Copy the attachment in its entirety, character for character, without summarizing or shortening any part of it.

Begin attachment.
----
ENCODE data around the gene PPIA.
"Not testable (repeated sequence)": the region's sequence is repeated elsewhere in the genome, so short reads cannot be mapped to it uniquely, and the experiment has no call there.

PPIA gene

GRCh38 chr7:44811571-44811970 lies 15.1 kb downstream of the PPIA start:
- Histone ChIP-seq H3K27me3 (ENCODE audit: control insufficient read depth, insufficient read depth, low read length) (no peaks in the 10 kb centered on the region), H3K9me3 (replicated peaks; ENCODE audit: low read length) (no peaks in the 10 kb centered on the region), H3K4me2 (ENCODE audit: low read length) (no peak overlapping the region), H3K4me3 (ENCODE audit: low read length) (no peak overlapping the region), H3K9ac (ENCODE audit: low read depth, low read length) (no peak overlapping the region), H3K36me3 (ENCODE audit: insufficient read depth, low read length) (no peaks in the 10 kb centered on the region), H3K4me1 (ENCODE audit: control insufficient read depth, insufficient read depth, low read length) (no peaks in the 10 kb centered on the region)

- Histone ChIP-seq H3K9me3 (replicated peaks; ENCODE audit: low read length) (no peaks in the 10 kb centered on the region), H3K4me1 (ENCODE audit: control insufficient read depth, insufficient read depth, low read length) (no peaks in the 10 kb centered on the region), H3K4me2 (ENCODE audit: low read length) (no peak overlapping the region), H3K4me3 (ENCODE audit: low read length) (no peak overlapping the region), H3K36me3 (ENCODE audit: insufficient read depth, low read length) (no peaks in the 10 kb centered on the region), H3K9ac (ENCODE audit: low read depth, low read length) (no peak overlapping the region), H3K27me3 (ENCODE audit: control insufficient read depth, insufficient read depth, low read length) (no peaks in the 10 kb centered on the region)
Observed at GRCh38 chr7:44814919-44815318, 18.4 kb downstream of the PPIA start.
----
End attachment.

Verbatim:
ENCODE data around the gene PPIA.
"Not testable (repeated sequence)": the region's sequence is repeated elsewhere in the genome, so short reads cannot be mapped to it uniquely, and the experiment has no call there.

PPIA gene

GRCh38 chr7:44811571-44811970 lies 15.1 kb downstream of the PPIA start:
- Histone ChIP-seq H3K27me3 (ENCODE audit: control insufficient read depth, insufficient read depth, low read length) (no peaks in the 10 kb centered on the region), H3K9me3 (replicated peaks; ENCODE audit: low read length) (no peaks in the 10 kb centered on the region), H3K4me2 (ENCODE audit: low read length) (no peak overlapping the region), H3K4me3 (ENCODE audit: low read length) (no peak overlapping the region), H3K9ac (ENCODE audit: low read depth, low read length) (no peak overlapping the region), H3K36me3 (ENCODE audit: insufficient read depth, low read length) (no peaks in the 10 kb centered on the region), H3K4me1 (ENCODE audit: control insufficient read depth, insufficient read depth, low read length) (no peaks in the 10 kb centered on the region)

- Histone ChIP-seq H3K9me3 (replicated peaks; ENCODE audit: low read length) (no peaks in the 10 kb centered on the region), H3K4me1 (ENCODE audit: control insufficient read depth, insufficient read depth, low read length) (no peaks in the 10 kb centered on the region), H3K4me2 (ENCODE audit: low read length) (no peak overlapping the region), H3K4me3 (ENCODE audit: low read length) (no peak overlapping the region), H3K36me3 (ENCODE audit: insufficient read depth, low read length) (no peaks in the 10 kb centered on the region), H3K9ac (ENCODE audit: low read depth, low read length) (no peak overlapping the region), H3K27me3 (ENCODE audit: control insufficient read depth, insufficient read depth, low read length) (no peaks in the 10 kb centered on the region)
Observed at GRCh38 chr7:44814919-44815318, 18.4 kb downstream of the PPIA start.